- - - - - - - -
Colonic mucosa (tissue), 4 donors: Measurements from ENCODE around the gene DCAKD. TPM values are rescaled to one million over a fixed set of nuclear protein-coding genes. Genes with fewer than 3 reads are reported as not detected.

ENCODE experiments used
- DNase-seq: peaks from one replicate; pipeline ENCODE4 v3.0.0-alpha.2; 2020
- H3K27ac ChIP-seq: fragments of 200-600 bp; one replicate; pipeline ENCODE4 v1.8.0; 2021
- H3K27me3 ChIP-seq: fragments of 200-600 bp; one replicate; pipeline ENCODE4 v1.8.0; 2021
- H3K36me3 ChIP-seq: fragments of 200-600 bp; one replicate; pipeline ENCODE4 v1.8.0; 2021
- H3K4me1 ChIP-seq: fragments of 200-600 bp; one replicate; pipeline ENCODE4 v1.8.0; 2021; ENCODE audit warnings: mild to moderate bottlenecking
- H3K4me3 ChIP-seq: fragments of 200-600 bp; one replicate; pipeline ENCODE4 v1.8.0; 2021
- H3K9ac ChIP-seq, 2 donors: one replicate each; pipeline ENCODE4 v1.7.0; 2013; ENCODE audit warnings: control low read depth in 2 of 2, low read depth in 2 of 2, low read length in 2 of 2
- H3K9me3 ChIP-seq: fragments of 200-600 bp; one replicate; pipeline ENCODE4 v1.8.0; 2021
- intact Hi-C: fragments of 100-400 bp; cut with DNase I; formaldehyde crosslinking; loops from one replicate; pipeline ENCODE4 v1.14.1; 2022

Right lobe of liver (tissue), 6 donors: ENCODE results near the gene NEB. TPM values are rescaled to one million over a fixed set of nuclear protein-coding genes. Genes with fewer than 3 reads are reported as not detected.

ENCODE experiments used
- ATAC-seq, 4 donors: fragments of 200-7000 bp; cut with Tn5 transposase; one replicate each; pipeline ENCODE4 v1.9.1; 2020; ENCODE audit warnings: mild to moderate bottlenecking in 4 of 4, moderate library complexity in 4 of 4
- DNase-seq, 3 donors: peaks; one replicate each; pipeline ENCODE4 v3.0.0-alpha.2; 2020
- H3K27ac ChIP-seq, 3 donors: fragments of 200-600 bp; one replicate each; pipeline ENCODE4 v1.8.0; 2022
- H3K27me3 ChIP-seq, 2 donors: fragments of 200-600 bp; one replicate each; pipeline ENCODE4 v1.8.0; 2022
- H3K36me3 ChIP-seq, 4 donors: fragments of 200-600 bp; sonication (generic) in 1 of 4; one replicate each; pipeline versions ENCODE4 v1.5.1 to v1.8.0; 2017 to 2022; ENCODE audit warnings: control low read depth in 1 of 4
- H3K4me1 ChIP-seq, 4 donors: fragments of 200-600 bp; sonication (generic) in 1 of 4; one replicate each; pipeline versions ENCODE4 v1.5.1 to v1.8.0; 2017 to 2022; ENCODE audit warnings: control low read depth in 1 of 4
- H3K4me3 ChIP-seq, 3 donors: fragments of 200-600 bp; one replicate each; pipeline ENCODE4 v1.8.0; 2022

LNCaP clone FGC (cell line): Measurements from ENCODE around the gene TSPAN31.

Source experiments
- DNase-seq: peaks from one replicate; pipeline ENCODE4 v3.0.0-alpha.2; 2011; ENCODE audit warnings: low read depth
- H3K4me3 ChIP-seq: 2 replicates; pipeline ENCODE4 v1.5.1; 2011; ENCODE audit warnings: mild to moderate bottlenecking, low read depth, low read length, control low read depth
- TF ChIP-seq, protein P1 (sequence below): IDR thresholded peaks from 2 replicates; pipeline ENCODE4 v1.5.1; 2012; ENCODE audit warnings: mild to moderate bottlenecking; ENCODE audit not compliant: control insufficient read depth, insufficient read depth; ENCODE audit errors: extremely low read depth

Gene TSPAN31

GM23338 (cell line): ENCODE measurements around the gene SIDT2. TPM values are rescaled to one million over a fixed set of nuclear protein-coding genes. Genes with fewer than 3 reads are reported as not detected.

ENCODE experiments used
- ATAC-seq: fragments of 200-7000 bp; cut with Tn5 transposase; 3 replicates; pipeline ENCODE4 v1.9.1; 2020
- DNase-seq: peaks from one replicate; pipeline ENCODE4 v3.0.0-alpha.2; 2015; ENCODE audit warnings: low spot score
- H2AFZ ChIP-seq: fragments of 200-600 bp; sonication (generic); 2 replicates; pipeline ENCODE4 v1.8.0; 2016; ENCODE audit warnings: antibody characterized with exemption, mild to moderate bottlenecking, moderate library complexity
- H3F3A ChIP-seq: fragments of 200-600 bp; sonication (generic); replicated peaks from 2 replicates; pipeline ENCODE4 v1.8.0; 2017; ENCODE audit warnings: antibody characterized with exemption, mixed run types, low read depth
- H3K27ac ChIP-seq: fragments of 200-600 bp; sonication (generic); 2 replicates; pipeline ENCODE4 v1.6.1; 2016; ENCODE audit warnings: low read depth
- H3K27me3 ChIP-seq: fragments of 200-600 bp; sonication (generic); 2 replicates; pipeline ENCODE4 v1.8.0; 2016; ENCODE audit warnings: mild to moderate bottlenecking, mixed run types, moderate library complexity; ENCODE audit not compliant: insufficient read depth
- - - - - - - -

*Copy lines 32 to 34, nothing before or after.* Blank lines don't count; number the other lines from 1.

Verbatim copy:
- H3F3A ChIP-seq: fragments of 200-600 bp; sonication (generic); replicated peaks from 2 replicates; pipeline ENCODE4 v1.8.0; 2017; ENCODE audit warnings: antibody characterized with exemption, mixed run types, low read depth
- H3K27ac ChIP-seq: fragments of 200-600 bp; sonication (generic); 2 replicates; pipeline ENCODE4 v1.6.1; 2016; ENCODE audit warnings: low read depth
- H3K27me3 ChIP-seq: fragments of 200-600 bp; sonication (generic); 2 replicates; pipeline ENCODE4 v1.8.0; 2016; ENCODE audit warnings: mild to moderate bottlenecking, mixed run types, moderate library complexity; ENCODE audit not compliant: insufficient read depth